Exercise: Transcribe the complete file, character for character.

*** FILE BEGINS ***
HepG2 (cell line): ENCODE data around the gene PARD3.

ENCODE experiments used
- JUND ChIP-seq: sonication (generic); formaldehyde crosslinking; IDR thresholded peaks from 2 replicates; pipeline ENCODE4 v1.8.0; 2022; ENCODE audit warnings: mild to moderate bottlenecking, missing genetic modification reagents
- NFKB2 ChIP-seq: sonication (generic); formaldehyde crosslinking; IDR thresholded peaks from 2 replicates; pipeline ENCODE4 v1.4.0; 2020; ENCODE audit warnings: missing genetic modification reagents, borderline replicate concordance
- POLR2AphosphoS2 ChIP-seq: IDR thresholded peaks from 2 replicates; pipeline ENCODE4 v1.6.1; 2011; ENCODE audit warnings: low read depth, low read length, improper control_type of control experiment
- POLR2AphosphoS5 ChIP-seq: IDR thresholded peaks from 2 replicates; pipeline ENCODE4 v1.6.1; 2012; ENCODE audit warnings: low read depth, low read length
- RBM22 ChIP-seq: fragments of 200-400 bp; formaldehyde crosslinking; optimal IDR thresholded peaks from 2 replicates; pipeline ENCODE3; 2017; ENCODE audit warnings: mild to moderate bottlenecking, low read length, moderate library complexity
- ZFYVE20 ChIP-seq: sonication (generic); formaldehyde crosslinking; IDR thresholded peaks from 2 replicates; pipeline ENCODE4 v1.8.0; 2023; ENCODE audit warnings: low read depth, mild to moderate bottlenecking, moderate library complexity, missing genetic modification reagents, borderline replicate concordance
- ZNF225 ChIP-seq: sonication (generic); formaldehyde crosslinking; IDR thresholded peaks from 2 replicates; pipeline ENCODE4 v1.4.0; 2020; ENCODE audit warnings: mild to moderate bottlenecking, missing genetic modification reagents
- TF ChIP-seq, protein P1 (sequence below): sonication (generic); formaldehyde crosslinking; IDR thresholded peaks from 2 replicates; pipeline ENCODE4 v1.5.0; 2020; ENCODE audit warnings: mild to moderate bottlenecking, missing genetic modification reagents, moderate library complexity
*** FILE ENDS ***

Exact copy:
HepG2 (cell line): ENCODE data around the gene PARD3.

ENCODE experiments used
- JUND ChIP-seq: sonication (generic); formaldehyde crosslinking; IDR thresholded peaks from 2 replicates; pipeline ENCODE4 v1.8.0; 2022; ENCODE audit warnings: mild to moderate bottlenecking, missing genetic modification reagents
- NFKB2 ChIP-seq: sonication (generic); formaldehyde crosslinking; IDR thresholded peaks from 2 replicates; pipeline ENCODE4 v1.4.0; 2020; ENCODE audit warnings: missing genetic modification reagents, borderline replicate concordance
- POLR2AphosphoS2 ChIP-seq: IDR thresholded peaks from 2 replicates; pipeline ENCODE4 v1.6.1; 2011; ENCODE audit warnings: low read depth, low read length, improper control_type of control experiment
- POLR2AphosphoS5 ChIP-seq: IDR thresholded peaks from 2 replicates; pipeline ENCODE4 v1.6.1; 2012; ENCODE audit warnings: low read depth, low read length
- RBM22 ChIP-seq: fragments of 200-400 bp; formaldehyde crosslinking; optimal IDR thresholded peaks from 2 replicates; pipeline ENCODE3; 2017; ENCODE audit warnings: mild to moderate bottlenecking, low read length, moderate library complexity
- ZFYVE20 ChIP-seq: sonication (generic); formaldehyde crosslinking; IDR thresholded peaks from 2 replicates; pipeline ENCODE4 v1.8.0; 2023; ENCODE audit warnings: low read depth, mild to moderate bottlenecking, moderate library complexity, missing genetic modification reagents, borderline replicate concordance
- ZNF225 ChIP-seq: sonication (generic); formaldehyde crosslinking; IDR thresholded peaks from 2 replicates; pipeline ENCODE4 v1.4.0; 2020; ENCODE audit warnings: mild to moderate bottlenecking, missing genetic modification reagents
- TF ChIP-seq, protein P1 (sequence below): sonication (generic); formaldehyde crosslinking; IDR thresholded peaks from 2 replicates; pipeline ENCODE4 v1.5.0; 2020; ENCODE audit warnings: mild to moderate bottlenecking, missing genetic modification reagents, moderate library complexity